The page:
I've been remiss and missed some of my posts, but I've caught up to the folks over at Tor.com and I thought I'd share my thought.
Chapters 13 & 14
Chapter Thirteen seems heavy on the “we rolled this section on the random encounters chart” gamesplaysposition. I remember reading something (an interview or something like that) about the scene with Tas and Flint getting drunk on the log being directly lifted from them playtesting the modules. If I weren’t so lazy, I’d link. We’re also sort of reaching the “Cover All” of Fantasy Trope Bingo here: the mysterious dead swamp. I’ll leave aside my own problems with the ignorance of our “well-traveled adventurers” for the sake of story telling for now, but now that I’m a cynical fortysomething and not a bright eyed middle schooler it’s getting harder to do.
The thing this section is making me realize though is how much of a first book this is and reminds me, structurally and tonally, a lot of Star Wars (Episode IV). It’s setting pieces and doing the hero’s journey thing but to a group as opposed to a single person. It’s hitting the tropes perfectly. There’s a character for everyone to latch on to from every group of people, so it makes sense that it was so popular with my age set.
Chapters 15 & 16
Finally, a freaking dragon. Took us long enough. I always have problems with dragons as the big bads but think this is one of the ways the D&D tie in really works in their favor. To most of us, when we hear dragon we think of fire breathing lizards, so the first dragon we meet can not only cast spells but spit some kind of acid as well. Because 100 foot long flying lizards aren't terrifying enough?
As I remember it, the Riverwind scene was pretty terrifying the first time through and it holds up really well. It's horrifying but tastefully done, not gratuitous but graphic enough for us to feel the horror of what happened. You can feels the uncertainty heroes minds as to what to do next. It's really some of the strongest of writing so far in the book.
Strangely enough, the writing is starting to feel like it's coming into it's own and it's starting to work as a story. There's a part that makes it almost feel like a cheap out with how easy this problem is solved, but in the context of the story, it actually works...a lot. It would be easy to complain that the Companions forget about Goldmoon and the staff but a few things are in play: healing isn't a "thing" in this D&D world. There are no clerics and magic items don't have healing powers, so for the most part, our heroes wouldn't even think of that in the moment. A moment when they are still feeling the deep fear and terror of dragonfear. It's understandable that they wouldn't be thinking about that at that moment.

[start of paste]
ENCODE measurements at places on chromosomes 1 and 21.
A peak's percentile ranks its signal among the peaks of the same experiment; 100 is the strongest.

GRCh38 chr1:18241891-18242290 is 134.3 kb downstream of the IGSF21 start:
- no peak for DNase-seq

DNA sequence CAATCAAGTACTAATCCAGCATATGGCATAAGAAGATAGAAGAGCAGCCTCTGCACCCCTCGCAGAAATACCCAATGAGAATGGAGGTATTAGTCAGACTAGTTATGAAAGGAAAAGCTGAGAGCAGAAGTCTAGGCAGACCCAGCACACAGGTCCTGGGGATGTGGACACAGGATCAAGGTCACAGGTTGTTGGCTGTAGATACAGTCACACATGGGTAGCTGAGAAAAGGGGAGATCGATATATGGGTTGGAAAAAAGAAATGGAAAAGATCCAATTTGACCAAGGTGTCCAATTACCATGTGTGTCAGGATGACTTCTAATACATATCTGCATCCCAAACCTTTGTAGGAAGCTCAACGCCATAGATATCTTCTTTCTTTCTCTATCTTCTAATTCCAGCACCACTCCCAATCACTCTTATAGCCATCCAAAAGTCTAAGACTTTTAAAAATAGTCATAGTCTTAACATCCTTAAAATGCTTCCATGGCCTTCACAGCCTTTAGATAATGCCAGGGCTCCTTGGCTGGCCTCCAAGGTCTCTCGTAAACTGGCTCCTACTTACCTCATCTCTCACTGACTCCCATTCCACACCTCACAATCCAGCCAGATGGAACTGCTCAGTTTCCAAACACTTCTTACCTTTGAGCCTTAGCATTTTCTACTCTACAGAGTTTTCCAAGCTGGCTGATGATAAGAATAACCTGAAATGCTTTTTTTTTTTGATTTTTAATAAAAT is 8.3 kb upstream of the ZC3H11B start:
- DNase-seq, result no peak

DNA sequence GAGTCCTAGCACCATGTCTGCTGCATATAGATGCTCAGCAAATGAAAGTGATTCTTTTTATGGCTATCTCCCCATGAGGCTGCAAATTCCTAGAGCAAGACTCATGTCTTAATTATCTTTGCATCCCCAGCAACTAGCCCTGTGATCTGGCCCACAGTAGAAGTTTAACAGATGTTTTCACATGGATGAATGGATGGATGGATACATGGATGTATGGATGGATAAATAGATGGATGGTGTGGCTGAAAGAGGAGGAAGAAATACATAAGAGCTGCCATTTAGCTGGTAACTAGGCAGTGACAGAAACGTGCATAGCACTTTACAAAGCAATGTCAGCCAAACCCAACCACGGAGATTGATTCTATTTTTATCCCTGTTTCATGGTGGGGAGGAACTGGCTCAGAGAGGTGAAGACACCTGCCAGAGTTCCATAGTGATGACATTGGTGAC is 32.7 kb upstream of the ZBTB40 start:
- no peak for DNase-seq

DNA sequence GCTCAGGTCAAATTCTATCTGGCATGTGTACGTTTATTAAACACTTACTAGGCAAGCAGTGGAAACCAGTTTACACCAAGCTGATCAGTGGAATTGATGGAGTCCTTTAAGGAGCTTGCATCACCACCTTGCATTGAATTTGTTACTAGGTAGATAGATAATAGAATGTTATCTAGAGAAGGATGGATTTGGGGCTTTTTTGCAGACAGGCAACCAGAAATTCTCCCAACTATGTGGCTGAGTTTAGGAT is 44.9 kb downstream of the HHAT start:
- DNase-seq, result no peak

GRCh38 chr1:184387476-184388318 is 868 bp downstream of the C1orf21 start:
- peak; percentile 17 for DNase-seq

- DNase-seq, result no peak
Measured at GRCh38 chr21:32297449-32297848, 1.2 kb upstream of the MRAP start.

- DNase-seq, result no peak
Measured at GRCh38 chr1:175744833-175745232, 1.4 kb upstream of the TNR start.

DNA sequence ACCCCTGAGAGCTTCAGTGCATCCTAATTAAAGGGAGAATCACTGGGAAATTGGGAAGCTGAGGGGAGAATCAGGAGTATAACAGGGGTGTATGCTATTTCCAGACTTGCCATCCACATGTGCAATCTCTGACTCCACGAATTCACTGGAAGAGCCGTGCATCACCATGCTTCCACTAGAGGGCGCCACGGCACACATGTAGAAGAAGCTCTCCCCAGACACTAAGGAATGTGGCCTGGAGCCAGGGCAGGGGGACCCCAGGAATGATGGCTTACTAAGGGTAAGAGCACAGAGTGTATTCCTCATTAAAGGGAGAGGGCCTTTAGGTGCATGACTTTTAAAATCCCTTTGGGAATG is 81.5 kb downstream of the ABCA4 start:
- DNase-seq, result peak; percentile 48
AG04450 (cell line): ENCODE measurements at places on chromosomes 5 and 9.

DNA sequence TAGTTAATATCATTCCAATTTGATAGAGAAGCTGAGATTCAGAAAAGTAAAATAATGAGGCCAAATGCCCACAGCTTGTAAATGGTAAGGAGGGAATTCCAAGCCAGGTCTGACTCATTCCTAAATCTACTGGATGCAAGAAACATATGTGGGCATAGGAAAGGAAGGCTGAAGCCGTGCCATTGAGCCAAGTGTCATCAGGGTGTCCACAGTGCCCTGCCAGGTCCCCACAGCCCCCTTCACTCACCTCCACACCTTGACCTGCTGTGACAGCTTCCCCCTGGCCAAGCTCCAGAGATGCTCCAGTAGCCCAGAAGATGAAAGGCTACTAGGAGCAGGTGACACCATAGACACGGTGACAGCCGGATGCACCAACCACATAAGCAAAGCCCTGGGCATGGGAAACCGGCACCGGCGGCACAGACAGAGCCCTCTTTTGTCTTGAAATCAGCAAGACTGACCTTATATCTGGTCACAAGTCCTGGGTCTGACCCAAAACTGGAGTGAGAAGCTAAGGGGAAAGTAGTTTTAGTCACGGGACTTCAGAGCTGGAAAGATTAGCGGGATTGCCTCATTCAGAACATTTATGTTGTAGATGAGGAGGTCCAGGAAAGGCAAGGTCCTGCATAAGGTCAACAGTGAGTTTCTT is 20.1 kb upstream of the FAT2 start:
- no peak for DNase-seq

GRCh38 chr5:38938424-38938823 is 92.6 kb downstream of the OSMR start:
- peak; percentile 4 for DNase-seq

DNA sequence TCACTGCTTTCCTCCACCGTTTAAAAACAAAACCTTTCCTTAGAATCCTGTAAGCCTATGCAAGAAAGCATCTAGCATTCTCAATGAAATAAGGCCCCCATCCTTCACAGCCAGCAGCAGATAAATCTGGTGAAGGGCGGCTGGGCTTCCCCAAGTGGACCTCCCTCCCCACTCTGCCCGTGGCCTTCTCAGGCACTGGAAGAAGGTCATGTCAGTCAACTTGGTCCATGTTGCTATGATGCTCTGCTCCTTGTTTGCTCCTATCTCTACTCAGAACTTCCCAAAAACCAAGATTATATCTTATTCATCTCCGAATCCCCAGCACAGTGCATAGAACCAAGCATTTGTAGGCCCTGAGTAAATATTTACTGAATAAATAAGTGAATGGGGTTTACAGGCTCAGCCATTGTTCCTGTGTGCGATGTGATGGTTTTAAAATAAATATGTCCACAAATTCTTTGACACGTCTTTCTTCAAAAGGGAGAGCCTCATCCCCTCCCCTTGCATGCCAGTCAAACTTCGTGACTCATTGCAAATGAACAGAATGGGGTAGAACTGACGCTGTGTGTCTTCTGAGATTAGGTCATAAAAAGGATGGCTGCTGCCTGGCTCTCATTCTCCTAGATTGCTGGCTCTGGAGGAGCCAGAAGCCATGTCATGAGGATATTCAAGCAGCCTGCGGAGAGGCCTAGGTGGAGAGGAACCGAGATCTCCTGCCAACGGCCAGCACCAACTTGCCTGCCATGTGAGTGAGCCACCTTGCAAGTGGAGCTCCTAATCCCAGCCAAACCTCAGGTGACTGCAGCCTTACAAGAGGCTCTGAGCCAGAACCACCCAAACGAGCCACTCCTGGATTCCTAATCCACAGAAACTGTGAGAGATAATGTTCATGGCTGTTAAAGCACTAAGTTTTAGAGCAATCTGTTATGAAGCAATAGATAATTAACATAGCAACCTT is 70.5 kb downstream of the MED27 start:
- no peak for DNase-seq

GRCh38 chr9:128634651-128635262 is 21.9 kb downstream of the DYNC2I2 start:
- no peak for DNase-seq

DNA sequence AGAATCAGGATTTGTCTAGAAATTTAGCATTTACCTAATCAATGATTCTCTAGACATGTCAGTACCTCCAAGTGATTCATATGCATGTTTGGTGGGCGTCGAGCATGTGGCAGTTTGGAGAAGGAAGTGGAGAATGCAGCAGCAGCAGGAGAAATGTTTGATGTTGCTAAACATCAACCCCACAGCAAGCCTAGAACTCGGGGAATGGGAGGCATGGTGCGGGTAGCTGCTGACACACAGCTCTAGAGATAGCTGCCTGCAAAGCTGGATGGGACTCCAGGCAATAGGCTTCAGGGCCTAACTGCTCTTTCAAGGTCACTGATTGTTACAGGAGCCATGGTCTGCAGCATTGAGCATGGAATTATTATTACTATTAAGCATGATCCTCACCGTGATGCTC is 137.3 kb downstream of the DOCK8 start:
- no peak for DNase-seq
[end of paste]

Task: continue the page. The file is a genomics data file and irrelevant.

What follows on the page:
It finally feels like we're getting somewhere and Xak Tsaroth is one of the great fantasy cities!
Chapter 17 & 18
The strength of these books are the actions scenes. While they are occasionally disorganized and almost nonsensical due to the authors' strict adherence to game to text translation, they are still really well done. Not over the top or heavy handed, they work really well. The pages turned fast. I talk about the action scenes because chapter 18 has maybe my favorite action scene in fantasy ever: the fight in the pots. It's just brilliant. Confusing, chaotic, fighting in a tight place. The pacing is brilliant and it reminded me in an instant of the elevator scene from Captain America: The Winter Soldier. The writing is tight and on point throughout and it only ramps up the danger the Companions are in.
I've tried (to varying degrees of success I hope) to replicate many times. In one of my trunk novels I have an entire chapter that is called "Up The Scaffold" that is one character's fight up a scaffolding the side of a building. I've done it in the contemporary story I just finished. It's hard to do and do well.
The escape down the wrecked tube is harrowing and involves more of the slime covered walls of the city, which is a great detail that isn't actually grating despite it's repetitiveness. Actually, a lot of the details about Xak Tsaroth are great. The city is a nightmare, having fallen off a cliff into a cavern in the earth. It such a hard thing to visualize for me but it all works. Except when they get to the bottom of the pipe, which I will talk about next time.